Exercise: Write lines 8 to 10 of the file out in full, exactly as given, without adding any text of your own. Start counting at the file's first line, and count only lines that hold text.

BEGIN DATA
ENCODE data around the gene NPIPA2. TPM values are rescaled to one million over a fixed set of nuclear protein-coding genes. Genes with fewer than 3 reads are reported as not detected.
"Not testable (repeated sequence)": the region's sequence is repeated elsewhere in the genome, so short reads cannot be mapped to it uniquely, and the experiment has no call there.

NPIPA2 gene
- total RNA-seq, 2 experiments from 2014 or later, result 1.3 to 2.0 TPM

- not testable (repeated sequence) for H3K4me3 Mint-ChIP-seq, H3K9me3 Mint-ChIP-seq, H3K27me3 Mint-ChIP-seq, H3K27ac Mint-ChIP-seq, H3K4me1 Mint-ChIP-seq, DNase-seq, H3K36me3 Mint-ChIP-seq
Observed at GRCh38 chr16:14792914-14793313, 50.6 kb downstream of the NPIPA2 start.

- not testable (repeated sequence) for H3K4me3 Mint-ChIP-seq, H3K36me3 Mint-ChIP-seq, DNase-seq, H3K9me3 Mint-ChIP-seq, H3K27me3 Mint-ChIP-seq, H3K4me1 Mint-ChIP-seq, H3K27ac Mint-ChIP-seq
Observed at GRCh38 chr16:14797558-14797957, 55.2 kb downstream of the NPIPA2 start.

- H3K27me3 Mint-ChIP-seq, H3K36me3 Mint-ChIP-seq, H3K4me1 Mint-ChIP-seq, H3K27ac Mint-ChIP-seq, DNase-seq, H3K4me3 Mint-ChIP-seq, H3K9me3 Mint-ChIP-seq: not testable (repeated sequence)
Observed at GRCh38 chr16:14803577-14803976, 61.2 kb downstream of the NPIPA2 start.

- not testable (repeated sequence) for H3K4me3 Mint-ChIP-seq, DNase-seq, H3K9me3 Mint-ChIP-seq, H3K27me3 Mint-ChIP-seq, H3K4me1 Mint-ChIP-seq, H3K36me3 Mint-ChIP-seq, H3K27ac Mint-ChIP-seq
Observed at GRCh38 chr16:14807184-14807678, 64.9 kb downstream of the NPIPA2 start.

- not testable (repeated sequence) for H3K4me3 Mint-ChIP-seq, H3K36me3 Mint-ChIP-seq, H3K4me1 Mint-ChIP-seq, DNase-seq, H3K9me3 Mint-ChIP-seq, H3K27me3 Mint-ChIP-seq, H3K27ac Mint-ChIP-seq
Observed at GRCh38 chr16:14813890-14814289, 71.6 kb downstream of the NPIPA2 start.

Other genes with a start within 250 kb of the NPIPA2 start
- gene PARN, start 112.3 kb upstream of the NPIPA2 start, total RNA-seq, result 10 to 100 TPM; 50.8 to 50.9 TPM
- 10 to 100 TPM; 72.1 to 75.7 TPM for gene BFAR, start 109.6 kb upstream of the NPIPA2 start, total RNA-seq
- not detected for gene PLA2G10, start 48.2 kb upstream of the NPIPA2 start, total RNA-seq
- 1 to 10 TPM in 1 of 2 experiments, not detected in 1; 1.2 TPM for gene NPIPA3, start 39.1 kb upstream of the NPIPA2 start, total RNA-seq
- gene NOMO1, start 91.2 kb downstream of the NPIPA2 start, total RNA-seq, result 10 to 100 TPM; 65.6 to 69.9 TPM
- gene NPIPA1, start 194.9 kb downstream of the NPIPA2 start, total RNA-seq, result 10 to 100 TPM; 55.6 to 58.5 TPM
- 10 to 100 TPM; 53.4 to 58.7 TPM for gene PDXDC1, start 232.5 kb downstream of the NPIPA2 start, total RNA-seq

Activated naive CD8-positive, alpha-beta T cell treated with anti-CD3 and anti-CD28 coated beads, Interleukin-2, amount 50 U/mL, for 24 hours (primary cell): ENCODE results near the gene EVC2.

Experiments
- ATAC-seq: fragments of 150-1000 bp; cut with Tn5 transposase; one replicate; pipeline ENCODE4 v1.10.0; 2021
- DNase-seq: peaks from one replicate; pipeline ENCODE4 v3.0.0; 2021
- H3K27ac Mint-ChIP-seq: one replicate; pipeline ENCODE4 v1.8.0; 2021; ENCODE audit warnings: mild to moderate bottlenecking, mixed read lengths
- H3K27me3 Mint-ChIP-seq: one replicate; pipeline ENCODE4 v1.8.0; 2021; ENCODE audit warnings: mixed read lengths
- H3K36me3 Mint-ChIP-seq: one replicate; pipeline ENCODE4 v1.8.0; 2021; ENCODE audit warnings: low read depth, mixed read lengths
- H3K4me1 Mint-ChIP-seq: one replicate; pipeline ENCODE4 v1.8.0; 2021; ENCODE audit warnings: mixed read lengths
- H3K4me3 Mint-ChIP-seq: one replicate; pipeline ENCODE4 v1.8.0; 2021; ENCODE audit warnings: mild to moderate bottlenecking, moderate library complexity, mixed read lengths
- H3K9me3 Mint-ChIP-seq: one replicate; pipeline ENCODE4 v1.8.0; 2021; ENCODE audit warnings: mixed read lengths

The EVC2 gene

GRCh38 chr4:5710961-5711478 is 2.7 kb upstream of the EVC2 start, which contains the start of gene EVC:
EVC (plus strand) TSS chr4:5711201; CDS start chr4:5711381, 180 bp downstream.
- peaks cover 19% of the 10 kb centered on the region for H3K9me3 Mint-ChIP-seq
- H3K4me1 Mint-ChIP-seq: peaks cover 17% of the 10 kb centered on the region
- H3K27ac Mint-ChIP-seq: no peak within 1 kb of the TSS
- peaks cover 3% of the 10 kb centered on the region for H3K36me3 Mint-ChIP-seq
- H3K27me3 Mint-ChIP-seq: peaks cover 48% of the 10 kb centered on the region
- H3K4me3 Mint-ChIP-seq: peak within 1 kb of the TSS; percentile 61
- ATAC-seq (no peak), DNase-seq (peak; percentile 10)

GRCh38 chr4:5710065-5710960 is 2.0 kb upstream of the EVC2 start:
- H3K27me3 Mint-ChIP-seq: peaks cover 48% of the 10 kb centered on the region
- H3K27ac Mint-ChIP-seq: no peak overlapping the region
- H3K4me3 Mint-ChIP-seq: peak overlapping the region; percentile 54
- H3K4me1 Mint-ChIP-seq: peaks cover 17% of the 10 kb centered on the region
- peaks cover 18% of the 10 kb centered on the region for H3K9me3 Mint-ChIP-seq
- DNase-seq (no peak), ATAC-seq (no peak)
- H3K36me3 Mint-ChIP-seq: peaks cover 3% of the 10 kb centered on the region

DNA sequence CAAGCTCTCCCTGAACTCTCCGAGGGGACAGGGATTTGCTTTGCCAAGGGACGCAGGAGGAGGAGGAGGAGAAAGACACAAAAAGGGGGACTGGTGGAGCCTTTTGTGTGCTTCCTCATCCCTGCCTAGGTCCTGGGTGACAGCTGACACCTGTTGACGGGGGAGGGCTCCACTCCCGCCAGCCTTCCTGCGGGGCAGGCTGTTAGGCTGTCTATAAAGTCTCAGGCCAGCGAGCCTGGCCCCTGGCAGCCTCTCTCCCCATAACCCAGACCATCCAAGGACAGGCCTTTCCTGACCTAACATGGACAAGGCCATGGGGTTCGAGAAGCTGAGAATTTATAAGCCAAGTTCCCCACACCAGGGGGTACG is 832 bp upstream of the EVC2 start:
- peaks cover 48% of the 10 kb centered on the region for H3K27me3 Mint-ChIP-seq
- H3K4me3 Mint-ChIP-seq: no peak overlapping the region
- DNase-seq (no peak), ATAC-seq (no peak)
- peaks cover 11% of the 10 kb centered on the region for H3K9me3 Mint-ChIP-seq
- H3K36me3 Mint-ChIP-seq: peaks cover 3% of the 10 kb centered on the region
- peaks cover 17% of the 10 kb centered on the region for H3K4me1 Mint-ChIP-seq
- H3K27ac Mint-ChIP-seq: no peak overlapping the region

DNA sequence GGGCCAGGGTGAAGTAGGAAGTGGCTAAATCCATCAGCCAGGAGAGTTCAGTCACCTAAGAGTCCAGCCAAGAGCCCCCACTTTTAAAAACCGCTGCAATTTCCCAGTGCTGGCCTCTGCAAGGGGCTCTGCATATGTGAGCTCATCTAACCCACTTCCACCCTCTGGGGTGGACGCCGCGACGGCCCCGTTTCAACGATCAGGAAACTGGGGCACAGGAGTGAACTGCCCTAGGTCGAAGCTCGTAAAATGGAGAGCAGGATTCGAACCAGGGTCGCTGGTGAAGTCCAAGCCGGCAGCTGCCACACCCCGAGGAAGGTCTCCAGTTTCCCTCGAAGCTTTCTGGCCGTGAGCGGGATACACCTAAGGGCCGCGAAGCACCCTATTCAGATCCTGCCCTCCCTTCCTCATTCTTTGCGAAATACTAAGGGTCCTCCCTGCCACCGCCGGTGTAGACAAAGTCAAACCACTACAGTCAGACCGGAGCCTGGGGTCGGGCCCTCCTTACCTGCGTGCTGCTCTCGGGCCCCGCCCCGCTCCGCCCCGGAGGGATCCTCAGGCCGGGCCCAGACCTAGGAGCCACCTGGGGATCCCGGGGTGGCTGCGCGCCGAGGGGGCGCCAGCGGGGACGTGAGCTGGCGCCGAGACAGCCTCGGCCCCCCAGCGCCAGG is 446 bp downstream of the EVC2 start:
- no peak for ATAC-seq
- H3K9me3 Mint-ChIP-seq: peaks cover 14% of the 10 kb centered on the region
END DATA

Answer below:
Observed at GRCh38 chr16:14797558-14797957, 55.2 kb downstream of the NPIPA2 start.

- H3K27me3 Mint-ChIP-seq, H3K36me3 Mint-ChIP-seq, H3K4me1 Mint-ChIP-seq, H3K27ac Mint-ChIP-seq, DNase-seq, H3K4me3 Mint-ChIP-seq, H3K9me3 Mint-ChIP-seq: not testable (repeated sequence)
Observed at GRCh38 chr16:14803577-14803976, 61.2 kb downstream of the NPIPA2 start.